Intro to Hyperledger
In this module, we'll explore where Hyperledger came from, and how it has evolved over time.
The best way to understand how Hyperledger works is to set up your own node.
Example: Hyperledger for Car Dealerships
It's not the size of your node that matters - it's how you use it.
Chaincode on the Node
In the previous lesson, we covered how to connect to and query the Hyperledger node. Now, we’ll explore how the node can be configured to respond to those requests.
1. The chaincode: Fabcar.js
In this example, the file Fabcar.js contains our chaincode SDK. This file gives us a single convenient place to add and remove functionality. Let’s take a look at a couple of the function calls to see how they work.
NOTE: The chaincode is all stored in a single folder in fabric-samples/chaincode. The Fabcar.js script is located at fabric-samples/chaincode/fabcar/node/fabcar.js.
Query All Cars (line 145)
This function simply returns all of the cars in the database as we saw in the last example.
As you can see, all that’s really happening here is a quick query that pulls cars 0 – 999 by their IDs. The SDK is taking care of the heavy lifting and abstracting all of this away so that we can just play through the iterator object, which is just an extension of the state object that we have at our node.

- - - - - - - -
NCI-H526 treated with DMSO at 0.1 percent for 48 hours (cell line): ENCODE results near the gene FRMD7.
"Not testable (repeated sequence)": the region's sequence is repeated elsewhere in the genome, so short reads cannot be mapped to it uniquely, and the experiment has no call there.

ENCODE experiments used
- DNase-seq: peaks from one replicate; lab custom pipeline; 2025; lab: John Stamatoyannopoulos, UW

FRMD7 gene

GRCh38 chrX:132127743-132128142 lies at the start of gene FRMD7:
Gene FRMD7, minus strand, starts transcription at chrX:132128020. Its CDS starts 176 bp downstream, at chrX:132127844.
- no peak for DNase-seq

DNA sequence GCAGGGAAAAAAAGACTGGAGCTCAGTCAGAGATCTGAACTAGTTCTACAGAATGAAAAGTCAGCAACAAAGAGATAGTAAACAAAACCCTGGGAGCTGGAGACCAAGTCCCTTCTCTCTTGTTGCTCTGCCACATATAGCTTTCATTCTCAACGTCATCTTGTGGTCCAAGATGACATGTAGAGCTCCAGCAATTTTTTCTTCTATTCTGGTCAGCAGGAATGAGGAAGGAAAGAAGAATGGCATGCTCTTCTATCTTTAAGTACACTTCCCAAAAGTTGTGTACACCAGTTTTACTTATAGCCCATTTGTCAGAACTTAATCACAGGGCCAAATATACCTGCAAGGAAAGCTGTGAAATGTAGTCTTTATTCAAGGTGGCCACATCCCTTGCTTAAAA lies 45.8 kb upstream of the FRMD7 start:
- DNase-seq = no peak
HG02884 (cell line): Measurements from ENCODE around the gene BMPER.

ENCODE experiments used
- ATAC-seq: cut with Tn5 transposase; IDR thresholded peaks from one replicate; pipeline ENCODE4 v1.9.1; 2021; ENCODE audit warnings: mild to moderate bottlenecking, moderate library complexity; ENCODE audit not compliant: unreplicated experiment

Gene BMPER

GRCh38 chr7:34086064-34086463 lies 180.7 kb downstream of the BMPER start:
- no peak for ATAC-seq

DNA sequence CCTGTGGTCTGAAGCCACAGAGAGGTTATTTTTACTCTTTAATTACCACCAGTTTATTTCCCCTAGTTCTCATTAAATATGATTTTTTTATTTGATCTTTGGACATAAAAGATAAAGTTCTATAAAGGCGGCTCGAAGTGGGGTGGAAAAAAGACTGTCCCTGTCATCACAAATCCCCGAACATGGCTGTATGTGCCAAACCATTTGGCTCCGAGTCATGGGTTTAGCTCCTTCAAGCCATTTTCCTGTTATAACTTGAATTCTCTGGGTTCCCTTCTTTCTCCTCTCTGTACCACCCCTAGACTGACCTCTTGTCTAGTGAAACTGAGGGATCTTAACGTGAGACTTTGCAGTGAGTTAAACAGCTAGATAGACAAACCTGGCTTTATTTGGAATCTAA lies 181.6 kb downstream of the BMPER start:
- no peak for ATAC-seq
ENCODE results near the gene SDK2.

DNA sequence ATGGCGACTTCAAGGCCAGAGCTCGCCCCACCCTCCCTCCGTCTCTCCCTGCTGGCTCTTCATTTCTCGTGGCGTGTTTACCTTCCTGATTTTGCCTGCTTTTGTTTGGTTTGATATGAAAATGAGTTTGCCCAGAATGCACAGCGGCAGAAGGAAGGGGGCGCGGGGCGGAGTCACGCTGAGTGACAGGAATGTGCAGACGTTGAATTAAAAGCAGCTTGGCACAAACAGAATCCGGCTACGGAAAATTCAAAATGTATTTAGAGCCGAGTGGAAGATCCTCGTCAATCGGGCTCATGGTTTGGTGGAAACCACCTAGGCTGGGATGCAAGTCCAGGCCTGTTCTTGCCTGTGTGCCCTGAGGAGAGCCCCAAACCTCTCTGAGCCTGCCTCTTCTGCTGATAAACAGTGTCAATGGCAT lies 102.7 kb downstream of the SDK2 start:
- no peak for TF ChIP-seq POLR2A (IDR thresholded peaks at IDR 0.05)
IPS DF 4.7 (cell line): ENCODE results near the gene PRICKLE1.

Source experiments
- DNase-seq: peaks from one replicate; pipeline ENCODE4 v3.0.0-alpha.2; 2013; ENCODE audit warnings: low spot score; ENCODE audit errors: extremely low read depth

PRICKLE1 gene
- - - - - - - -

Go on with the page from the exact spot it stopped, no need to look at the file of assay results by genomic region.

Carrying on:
Remember: Application Layer > Smart Contract SDK / API > Ledger Read / Write
You can try running different commands using the query function, but we’ll go through a few of them now 🙂
2. Invoke functionality
The Invoke Process is a bit more complicated than a standard db write since there is a consensus process taking place behind the scenes. Rather than writing directly, the application must submit ‘update transactions’ to the chain, which are then ordered (think ‘mined’) into the ledger after being approved by the other nodes. As a result, we’ll be using invoke.js ( fabric-samples/fabcar/invoke.js ) to write to the Hyperledger database while query.js can be used to read from it.
The transaction flow for invoke calls is slightly different:
- Propose updated transactions
- Order transaction proposals
- Notify the client once the ledger is updated
To see how this is happening, you’ll want to take a look under the hood and check into how invoke.js differs from query.js. The main difference is the addition of the addOrderer call shown on line 5 below. As you can see, the user’s hfc key is imported from the local directory and used as the Fabric_Client’s default.
The actual call to the peer network is similar to the functionality we saw for in query.js. From line 45 – 50 we see the same user authentication, and then the transaction processing and housekeeping happen on line 56.
In the following example, we’ll use the payload in lines 61-68 to try creating and modifying some entries in the system!